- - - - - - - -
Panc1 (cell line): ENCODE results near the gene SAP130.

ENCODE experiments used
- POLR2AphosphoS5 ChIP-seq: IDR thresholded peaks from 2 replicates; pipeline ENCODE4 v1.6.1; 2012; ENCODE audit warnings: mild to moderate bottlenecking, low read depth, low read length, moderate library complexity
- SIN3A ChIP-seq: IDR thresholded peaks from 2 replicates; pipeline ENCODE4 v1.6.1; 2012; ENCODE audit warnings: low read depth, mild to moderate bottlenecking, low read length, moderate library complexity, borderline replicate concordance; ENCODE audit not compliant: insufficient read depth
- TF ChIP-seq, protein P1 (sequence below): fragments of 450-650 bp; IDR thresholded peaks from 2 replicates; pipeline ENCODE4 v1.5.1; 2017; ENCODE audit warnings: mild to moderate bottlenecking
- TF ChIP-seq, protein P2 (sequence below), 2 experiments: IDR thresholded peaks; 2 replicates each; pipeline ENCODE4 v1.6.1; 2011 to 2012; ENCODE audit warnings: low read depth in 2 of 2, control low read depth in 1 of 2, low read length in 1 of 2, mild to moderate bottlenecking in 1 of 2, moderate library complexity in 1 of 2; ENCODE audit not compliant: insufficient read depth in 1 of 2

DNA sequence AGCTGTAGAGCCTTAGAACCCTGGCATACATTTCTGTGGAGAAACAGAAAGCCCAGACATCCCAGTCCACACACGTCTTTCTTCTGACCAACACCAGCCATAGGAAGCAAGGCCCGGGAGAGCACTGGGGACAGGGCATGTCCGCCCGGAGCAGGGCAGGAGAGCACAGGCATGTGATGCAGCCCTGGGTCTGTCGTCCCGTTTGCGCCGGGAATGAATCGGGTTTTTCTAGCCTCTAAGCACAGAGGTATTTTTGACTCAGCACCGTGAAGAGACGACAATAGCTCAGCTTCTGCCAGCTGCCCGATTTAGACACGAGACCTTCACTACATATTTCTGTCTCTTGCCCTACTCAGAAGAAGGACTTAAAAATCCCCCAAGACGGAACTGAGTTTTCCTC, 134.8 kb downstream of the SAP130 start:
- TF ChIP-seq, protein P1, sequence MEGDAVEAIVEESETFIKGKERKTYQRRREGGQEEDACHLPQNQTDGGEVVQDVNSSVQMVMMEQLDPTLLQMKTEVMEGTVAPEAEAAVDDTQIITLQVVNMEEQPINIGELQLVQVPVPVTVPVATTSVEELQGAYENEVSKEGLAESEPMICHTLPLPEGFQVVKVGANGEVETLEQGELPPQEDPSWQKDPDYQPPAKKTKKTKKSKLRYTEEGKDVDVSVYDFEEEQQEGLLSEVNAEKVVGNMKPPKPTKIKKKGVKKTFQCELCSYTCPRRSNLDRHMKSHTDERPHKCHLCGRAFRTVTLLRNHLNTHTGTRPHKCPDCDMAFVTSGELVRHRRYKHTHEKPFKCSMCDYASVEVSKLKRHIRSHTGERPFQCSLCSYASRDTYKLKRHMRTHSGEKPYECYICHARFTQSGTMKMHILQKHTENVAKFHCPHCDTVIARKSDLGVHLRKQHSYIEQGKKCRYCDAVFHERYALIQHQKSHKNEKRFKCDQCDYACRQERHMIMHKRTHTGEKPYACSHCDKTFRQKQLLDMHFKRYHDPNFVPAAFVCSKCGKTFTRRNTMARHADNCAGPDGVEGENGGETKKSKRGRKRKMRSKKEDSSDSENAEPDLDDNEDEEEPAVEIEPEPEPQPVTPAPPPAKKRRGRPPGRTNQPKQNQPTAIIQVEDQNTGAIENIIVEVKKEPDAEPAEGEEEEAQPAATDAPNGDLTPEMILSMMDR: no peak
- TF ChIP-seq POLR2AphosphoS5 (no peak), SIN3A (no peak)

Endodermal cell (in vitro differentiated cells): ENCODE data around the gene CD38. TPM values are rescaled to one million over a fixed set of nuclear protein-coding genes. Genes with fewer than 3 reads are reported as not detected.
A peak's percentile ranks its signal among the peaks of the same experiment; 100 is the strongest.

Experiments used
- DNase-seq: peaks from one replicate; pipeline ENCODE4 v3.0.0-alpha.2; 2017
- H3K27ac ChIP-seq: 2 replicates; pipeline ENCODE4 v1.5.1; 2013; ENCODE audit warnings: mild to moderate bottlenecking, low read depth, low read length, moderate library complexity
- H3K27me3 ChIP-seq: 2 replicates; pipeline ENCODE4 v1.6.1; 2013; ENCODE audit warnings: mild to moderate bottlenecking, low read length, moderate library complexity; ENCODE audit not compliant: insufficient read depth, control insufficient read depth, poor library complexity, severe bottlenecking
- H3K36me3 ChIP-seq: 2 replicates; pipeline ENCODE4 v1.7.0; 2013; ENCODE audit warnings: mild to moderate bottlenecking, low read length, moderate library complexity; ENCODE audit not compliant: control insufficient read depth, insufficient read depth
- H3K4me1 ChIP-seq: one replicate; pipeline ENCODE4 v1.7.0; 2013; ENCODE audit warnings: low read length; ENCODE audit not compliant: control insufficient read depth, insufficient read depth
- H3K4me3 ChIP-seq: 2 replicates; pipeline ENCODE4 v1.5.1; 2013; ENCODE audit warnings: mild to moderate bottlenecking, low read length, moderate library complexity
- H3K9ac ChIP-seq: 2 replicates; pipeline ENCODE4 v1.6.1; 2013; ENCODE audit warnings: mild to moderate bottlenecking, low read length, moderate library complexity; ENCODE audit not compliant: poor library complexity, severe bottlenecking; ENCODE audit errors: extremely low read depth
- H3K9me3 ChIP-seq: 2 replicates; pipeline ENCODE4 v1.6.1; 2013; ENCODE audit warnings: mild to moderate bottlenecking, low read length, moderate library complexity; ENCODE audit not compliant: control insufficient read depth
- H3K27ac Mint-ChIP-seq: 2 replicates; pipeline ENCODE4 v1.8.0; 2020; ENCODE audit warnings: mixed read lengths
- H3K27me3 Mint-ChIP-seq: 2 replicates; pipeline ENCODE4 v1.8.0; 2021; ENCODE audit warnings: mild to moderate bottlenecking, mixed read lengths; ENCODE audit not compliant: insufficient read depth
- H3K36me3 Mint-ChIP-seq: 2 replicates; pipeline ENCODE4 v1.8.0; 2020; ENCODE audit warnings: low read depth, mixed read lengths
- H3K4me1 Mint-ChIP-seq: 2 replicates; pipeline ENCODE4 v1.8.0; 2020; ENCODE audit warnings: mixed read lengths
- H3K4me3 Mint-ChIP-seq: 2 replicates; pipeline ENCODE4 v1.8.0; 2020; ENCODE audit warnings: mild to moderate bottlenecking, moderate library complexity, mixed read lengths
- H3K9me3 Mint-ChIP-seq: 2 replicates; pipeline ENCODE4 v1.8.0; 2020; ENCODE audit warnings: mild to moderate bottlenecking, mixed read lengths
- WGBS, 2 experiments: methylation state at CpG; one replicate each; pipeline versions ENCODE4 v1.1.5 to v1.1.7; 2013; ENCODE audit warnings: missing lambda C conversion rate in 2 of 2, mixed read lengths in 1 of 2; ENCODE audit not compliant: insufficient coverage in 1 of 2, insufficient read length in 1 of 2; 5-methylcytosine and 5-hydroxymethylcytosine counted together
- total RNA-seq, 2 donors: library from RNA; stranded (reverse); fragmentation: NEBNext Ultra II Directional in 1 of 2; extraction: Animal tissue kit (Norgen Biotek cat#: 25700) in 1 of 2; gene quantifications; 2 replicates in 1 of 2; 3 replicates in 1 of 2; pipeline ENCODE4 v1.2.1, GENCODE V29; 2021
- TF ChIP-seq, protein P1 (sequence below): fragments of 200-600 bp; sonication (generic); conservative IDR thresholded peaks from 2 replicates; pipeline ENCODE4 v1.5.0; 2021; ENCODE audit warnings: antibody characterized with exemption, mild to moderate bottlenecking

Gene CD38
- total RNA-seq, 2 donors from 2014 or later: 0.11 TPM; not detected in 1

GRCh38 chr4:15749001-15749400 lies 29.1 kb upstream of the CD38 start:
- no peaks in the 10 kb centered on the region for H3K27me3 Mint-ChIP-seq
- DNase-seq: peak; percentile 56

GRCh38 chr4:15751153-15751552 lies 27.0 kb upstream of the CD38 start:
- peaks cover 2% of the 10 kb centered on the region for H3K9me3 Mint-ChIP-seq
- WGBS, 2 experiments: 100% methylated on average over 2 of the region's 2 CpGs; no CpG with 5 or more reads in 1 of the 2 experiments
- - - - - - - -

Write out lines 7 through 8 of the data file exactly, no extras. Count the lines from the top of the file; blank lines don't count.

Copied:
DNA sequence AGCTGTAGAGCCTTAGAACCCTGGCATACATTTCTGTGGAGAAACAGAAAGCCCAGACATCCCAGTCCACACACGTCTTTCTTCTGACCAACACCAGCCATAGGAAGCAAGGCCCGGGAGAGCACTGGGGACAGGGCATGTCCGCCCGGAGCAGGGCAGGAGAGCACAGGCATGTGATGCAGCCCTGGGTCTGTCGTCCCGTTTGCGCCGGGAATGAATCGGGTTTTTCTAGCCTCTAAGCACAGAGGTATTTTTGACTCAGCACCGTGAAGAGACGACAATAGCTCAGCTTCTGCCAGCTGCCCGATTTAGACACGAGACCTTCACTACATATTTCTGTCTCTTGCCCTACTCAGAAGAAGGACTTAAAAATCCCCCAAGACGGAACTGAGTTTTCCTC, 134.8 kb downstream of the SAP130 start:
- TF ChIP-seq, protein P1, sequence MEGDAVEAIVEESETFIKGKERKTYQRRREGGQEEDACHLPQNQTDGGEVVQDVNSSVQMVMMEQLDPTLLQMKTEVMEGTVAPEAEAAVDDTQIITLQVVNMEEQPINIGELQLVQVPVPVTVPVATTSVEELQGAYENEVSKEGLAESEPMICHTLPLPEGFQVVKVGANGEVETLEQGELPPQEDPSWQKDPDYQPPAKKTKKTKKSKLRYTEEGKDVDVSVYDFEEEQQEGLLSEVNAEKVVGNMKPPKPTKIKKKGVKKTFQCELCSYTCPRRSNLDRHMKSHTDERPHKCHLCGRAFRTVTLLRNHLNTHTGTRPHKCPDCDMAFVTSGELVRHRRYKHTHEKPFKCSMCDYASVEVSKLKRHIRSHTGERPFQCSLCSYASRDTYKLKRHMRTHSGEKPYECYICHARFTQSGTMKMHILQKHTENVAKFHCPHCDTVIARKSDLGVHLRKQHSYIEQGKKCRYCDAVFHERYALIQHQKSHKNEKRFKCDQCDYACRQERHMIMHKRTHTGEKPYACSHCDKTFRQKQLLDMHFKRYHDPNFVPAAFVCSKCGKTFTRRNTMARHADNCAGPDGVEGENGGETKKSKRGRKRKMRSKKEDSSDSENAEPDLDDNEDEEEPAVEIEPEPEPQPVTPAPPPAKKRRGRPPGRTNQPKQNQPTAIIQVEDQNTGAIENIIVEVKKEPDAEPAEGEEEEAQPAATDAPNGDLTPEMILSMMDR: no peak